Home Formation About us History Events Management

1859 - 1909

Although the formation of the Regiment goes back officially to the year 1859, it was preceded by a Volunteer Corps as early as 1798, when, in answer to the threat from France , the Corps of the Kensington Volunteer Association was enrolled. Presentation of Colours by the Duchess of Gloucester took place at an historic ceremony on Palace Green in May, 1799, immortalized in a painting by Frederick Countze, which now hangs in the Mayors Parlour at the Town Hall, Kensington. The Corps disbanded when the Treaty of Amiens was signed in 1802, but a year later the Kensington Corps of Volunteer Infantry was formed, which existed until 1814, under the command of Major Torriano.

The unbroken history of the Kensington Regiment - and its military successor 41 (PLK) Signal Squadron, dates from December, 1859, when the 4th Middlesex Volunteer Rifle Corps was formed by Lord Truro. Headquarters were in Islington, but in 1879, when Colonel Somers Lewis was commanding, the march westwards commenced to new headquarters in Swallow Street, Piccadilly. In 1885 a move was made to entirely new headquarters in Adam and Eve Mews in Kensington High Street. Rather than trust to the tender mercies of the War Office for a loan, the entire cost was raised by the Regiment and its supporters.

The sub-title of the Regiment was now "The West London Rifles"; they wore the famous grey uniform, with red facings and a black belt. In 1893, in open competition against five Guards battalions and twenty Volunteer units, "The West London Rifles" had the great distinction of winning The Daily Telegraph Cup at Bisley, a marching and rifle competition under strenuous conditions. The great cup, weighing one hundred and fifty-one ounces of solid silver, is still proudly held by the PLKR Association .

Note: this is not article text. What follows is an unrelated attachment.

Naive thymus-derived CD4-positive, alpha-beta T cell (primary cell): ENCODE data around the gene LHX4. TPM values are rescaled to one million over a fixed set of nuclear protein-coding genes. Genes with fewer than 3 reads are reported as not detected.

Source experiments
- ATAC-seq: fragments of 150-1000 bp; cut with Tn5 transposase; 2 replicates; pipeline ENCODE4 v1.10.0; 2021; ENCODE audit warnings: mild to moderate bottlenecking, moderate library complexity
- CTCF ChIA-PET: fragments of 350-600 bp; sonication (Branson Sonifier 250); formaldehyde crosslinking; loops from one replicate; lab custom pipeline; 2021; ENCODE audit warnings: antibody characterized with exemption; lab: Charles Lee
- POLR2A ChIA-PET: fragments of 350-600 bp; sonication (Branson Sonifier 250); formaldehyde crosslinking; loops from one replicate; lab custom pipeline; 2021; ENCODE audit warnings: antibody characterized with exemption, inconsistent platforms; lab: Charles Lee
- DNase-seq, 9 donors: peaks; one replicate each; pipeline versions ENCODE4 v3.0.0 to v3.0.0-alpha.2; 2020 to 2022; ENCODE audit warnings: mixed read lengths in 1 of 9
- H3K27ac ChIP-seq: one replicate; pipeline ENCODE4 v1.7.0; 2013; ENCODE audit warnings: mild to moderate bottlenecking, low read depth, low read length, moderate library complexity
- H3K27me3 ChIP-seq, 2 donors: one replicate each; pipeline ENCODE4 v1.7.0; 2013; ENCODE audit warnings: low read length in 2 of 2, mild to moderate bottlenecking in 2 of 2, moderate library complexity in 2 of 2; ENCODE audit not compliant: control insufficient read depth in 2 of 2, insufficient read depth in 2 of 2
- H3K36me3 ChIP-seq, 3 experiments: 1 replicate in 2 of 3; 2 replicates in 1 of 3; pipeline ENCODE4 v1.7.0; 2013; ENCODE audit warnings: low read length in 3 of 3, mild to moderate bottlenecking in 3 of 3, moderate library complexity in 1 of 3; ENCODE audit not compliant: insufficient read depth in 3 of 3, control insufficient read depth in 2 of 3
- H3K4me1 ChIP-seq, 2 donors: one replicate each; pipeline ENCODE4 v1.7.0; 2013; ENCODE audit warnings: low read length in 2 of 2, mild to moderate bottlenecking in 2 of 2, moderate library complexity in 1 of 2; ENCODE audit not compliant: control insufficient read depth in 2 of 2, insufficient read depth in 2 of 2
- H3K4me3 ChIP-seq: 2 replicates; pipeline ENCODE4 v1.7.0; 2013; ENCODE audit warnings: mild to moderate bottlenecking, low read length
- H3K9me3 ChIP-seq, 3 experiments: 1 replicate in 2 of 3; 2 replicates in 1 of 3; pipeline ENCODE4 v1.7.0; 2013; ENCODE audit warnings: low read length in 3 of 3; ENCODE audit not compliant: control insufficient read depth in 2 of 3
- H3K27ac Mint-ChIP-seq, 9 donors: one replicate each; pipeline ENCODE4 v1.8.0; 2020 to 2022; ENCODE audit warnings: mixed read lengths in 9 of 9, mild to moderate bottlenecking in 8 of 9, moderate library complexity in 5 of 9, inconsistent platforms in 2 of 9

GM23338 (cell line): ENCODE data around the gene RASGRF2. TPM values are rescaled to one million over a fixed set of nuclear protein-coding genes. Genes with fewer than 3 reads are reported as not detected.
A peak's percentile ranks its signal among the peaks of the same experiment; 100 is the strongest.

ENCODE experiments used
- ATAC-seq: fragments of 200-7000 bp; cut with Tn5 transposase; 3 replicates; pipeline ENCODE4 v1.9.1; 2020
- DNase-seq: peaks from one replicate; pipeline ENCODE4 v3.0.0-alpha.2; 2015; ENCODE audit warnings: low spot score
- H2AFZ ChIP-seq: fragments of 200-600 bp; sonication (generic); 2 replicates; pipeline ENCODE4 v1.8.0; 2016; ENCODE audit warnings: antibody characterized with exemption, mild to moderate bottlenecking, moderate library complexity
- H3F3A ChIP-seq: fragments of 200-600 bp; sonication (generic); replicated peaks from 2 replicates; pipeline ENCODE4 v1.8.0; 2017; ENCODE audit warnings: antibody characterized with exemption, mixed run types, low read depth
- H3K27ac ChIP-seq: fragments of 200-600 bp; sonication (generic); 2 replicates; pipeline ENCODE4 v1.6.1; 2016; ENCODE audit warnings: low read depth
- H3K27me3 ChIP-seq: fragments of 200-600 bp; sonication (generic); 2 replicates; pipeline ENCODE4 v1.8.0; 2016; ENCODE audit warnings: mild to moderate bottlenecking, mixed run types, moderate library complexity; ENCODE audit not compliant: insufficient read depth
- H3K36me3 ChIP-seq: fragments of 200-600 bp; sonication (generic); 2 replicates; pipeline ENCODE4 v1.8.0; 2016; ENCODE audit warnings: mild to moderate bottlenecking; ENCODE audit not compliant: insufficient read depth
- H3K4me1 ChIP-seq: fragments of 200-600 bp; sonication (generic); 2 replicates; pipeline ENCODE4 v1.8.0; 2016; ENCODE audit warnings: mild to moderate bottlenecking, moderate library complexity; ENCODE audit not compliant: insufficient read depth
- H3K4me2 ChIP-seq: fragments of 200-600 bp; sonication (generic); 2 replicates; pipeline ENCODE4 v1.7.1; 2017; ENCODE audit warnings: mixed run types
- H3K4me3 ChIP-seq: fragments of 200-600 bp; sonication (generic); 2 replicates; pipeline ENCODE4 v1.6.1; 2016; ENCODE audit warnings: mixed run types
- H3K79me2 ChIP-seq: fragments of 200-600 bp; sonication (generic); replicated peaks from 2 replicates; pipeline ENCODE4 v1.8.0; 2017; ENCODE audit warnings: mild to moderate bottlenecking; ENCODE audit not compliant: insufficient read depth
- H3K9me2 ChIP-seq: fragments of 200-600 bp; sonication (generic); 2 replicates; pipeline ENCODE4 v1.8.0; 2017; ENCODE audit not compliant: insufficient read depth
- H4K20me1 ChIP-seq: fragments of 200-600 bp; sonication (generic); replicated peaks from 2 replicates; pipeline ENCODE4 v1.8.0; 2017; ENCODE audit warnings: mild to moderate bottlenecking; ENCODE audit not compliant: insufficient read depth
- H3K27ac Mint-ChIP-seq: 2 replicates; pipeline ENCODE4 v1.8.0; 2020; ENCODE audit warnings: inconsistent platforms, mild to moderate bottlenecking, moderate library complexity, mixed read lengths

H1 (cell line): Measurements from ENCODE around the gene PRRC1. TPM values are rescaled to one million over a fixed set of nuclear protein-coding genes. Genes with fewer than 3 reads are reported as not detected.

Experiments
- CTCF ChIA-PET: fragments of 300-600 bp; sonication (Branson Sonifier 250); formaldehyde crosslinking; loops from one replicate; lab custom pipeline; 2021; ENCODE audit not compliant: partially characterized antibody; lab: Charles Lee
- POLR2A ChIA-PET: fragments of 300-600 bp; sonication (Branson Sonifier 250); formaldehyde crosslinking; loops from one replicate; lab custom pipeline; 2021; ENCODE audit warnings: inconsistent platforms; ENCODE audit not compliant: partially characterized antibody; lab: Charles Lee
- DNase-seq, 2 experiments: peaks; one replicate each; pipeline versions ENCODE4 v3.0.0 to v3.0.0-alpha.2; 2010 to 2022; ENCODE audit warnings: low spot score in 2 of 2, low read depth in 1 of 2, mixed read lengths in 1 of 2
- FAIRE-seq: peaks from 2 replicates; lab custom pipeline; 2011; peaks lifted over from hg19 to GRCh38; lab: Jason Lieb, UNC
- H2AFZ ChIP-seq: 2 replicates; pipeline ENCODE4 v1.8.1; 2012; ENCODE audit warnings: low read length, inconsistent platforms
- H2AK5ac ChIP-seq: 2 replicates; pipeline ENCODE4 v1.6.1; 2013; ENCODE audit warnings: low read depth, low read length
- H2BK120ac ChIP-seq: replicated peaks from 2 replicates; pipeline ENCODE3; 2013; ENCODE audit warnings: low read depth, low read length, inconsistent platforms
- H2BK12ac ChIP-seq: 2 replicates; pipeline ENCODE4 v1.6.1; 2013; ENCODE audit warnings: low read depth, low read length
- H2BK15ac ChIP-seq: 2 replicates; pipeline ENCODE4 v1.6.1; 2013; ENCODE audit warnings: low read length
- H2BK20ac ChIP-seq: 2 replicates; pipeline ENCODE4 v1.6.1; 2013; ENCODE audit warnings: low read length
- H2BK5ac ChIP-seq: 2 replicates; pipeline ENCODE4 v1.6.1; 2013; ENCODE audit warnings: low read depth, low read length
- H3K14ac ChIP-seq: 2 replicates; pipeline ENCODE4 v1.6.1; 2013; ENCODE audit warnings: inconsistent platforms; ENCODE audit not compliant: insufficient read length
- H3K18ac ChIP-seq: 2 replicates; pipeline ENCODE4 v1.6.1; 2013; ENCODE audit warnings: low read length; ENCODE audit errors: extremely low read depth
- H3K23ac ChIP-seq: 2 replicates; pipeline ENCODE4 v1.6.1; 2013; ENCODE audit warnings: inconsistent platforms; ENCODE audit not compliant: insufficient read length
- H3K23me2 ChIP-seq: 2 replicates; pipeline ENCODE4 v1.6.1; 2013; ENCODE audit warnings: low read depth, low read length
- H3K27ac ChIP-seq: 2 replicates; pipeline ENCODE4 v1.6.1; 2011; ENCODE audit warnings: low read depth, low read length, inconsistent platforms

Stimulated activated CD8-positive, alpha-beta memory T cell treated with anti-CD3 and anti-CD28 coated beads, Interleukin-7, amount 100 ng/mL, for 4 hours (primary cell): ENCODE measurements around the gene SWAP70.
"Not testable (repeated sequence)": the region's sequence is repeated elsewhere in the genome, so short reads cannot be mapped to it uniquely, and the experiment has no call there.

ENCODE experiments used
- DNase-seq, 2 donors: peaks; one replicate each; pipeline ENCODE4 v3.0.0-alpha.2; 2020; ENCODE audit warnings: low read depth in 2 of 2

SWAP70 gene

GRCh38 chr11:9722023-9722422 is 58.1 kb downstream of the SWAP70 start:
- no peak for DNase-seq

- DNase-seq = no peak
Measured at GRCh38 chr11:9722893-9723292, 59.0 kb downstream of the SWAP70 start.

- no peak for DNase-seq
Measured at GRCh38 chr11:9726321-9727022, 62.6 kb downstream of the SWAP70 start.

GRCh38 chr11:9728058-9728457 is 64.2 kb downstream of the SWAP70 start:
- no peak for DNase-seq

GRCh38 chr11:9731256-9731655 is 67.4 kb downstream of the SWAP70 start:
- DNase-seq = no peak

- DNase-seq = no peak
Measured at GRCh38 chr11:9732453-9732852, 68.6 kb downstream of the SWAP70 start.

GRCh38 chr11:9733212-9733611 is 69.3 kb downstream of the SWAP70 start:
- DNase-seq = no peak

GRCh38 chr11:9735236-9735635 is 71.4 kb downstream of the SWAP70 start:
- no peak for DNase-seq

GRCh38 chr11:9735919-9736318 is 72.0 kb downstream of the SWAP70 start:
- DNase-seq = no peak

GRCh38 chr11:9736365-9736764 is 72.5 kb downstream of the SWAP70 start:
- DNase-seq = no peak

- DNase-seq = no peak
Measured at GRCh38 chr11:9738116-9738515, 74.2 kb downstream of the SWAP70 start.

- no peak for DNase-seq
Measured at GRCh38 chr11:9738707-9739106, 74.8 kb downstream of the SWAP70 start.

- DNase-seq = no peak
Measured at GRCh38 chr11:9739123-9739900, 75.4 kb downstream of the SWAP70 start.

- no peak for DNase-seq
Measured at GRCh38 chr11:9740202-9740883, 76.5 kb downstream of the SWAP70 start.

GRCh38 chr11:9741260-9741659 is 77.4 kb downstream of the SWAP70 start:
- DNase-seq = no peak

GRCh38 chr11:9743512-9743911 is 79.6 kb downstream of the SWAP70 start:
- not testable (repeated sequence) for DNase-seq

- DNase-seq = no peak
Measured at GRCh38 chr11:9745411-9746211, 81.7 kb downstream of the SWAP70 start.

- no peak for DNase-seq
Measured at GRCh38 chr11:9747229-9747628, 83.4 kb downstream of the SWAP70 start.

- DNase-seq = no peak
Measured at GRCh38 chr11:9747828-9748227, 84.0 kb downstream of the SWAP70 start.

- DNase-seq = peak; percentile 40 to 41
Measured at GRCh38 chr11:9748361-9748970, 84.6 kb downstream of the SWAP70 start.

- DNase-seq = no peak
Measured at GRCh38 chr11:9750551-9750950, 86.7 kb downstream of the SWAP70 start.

A section of the Regiment went to South Africa with the City Imperial Volunteers in 1900, resulting in the first Battle Honour, " South Africa , 1900-02." In 1905 the Regiment was "adopted" by the Royal Borough of Kensington, with permission to use the arms and motto - Quid nobis ardui - of the Royal Borough, and so became "The Kensington Rifles."

Far-reaching changes lay just ahead when, in 1908, all the old Volunteer units were swept away to make room for the new Territorial Force established by Lord Haldane. The 4th Middlesex (Kensington Rifles) and the 2nd (South) Middlesex were amalgamated to form the 13th County of London Regiment . The new unit adopted the uniform and headquarters of the 4th Middlesex. In the same year Her Royal Highness The Princess Louise, Duchess of Argyll, who resided at Kensington Palace , graciously gave her consent to the use of her name to the new Regiment, and thereafter until her death, more than thirty years later, supported "Her Kensingtons" by both word and deed in all their many activities.

In 1909 the Regiment was made a "Line" regiment and received new Colours at the hands of HM King Edward VII at Windsor - one of ninety-eight sets presented by the King that day. The Colours were worked by enthusiastic ladies of Kensington under the personal supervision and encouragement of Her Royal Highness Princess Louise.